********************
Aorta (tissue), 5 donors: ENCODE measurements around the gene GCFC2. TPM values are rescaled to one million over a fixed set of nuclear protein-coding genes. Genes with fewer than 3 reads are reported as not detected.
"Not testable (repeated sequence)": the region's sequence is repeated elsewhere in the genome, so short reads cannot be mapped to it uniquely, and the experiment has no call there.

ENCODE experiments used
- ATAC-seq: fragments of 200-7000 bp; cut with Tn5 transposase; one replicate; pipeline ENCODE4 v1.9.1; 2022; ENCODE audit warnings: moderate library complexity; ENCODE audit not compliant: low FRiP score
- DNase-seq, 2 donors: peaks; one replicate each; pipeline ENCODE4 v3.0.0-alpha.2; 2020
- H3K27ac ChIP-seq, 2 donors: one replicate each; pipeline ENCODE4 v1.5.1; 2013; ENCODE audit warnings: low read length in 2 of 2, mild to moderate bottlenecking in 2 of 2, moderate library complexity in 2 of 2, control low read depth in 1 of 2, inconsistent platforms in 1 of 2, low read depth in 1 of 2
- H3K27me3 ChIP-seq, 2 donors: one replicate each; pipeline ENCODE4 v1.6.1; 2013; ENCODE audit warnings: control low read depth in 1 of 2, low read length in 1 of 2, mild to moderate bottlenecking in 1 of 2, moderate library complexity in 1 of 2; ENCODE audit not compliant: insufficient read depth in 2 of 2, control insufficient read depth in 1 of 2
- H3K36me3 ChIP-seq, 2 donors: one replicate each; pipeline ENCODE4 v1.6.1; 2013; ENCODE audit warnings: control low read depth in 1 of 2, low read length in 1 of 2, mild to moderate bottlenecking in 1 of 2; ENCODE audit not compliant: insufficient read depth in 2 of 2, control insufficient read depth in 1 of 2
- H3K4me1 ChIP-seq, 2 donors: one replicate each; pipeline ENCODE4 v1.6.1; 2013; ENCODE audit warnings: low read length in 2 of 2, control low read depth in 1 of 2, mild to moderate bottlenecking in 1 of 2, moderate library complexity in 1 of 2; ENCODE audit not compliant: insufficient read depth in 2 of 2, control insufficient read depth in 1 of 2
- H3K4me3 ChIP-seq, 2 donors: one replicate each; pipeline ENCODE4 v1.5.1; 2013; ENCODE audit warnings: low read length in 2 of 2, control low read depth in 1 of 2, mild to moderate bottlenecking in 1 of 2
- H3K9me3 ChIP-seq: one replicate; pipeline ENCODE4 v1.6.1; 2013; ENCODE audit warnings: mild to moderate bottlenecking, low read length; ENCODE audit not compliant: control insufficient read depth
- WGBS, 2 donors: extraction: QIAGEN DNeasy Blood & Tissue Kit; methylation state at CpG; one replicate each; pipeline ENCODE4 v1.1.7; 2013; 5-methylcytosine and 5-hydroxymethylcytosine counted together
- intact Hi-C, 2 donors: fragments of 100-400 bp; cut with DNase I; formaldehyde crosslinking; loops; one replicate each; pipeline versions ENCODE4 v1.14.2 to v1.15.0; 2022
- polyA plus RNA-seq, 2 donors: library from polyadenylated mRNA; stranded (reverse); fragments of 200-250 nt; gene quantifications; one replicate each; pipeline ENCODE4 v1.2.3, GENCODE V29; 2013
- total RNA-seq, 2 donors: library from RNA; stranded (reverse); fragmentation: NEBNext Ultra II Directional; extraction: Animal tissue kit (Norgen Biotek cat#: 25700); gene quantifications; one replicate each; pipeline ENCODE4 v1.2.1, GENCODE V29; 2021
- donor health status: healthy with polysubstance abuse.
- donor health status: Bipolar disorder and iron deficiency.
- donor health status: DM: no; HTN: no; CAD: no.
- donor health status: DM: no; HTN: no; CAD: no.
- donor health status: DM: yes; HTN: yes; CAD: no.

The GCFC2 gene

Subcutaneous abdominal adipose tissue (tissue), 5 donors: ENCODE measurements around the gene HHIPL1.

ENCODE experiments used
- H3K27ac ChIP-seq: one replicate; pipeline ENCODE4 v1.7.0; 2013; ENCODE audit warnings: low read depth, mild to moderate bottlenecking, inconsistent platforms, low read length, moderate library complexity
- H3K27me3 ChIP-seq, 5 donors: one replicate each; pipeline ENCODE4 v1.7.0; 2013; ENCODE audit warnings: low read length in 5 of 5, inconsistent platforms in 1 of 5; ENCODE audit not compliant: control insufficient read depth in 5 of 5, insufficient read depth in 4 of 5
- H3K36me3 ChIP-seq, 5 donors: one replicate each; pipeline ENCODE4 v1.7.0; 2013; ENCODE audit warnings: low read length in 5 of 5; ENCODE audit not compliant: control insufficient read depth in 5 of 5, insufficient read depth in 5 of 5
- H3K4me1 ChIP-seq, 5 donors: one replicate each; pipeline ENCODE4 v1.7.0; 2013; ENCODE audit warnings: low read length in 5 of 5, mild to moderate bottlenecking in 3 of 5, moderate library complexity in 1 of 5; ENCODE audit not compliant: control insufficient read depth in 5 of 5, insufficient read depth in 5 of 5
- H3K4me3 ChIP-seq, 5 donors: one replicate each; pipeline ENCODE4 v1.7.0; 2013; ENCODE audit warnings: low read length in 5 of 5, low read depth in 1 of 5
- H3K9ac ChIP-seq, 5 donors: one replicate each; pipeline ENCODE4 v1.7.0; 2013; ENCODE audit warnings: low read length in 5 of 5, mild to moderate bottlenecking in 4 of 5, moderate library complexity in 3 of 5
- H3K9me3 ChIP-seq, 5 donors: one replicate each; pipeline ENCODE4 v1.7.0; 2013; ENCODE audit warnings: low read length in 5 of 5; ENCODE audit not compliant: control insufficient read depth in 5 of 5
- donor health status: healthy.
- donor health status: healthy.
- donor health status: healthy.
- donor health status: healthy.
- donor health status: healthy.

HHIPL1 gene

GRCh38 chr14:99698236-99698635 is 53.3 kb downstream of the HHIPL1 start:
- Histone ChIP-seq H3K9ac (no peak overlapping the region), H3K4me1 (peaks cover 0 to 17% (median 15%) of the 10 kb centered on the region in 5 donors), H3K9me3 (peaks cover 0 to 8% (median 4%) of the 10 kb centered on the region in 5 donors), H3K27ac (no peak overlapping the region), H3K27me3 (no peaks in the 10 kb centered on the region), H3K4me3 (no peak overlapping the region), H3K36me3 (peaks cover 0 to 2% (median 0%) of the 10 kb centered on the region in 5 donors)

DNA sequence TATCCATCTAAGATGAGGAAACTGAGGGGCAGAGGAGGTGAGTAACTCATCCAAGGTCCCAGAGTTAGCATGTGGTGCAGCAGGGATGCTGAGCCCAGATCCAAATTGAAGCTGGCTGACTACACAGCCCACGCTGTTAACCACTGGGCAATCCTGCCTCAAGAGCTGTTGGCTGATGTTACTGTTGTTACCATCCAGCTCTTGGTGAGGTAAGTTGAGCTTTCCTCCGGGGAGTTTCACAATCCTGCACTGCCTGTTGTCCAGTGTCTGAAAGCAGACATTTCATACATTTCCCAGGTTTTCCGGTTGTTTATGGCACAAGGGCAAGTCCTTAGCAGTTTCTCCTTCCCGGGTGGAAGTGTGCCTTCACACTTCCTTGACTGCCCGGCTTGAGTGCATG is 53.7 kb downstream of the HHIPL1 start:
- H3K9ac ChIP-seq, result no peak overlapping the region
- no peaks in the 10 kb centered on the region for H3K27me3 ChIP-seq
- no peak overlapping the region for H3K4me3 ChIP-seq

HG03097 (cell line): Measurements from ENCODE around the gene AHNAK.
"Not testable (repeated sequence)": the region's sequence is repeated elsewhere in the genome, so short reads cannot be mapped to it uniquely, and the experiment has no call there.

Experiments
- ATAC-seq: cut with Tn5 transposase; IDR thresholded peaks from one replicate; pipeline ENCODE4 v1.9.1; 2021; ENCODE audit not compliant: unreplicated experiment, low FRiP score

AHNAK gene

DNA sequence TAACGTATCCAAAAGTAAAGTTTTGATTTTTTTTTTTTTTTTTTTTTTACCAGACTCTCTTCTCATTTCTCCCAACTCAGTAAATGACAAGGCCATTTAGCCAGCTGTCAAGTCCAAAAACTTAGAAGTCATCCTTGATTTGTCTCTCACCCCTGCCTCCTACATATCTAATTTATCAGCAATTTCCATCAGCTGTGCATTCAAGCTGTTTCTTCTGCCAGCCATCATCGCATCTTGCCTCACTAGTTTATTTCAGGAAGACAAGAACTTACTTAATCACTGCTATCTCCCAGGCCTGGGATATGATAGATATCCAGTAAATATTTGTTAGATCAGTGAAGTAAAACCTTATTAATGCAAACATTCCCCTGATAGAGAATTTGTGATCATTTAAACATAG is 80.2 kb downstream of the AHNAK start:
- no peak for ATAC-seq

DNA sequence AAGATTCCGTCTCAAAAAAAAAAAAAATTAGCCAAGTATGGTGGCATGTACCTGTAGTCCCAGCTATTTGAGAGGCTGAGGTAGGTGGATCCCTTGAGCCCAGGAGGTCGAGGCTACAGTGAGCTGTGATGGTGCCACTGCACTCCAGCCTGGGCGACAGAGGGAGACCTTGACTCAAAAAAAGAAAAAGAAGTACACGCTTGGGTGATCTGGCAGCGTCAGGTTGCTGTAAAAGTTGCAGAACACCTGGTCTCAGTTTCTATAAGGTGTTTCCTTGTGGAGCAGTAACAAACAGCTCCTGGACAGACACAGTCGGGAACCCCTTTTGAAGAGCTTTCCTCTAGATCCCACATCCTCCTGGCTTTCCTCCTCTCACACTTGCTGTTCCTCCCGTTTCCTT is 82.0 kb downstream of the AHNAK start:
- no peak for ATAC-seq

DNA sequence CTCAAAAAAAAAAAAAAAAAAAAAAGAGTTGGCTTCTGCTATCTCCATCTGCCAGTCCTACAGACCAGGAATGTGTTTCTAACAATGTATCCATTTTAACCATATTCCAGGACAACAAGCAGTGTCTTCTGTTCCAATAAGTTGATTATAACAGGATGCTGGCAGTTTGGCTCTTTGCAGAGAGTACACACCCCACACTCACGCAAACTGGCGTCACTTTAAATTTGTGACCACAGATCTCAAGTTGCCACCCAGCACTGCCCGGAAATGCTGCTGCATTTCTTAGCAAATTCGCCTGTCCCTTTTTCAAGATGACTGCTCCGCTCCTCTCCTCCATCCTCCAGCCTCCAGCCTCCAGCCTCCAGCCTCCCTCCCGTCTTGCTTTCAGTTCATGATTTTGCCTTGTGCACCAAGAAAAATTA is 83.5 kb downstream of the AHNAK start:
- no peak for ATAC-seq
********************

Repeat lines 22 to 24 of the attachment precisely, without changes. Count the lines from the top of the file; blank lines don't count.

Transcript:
Subcutaneous abdominal adipose tissue (tissue), 5 donors: ENCODE measurements around the gene HHIPL1.

ENCODE experiments used
- H3K27ac ChIP-seq: one replicate; pipeline ENCODE4 v1.7.0; 2013; ENCODE audit warnings: low read depth, mild to moderate bottlenecking, inconsistent platforms, low read length, moderate library complexity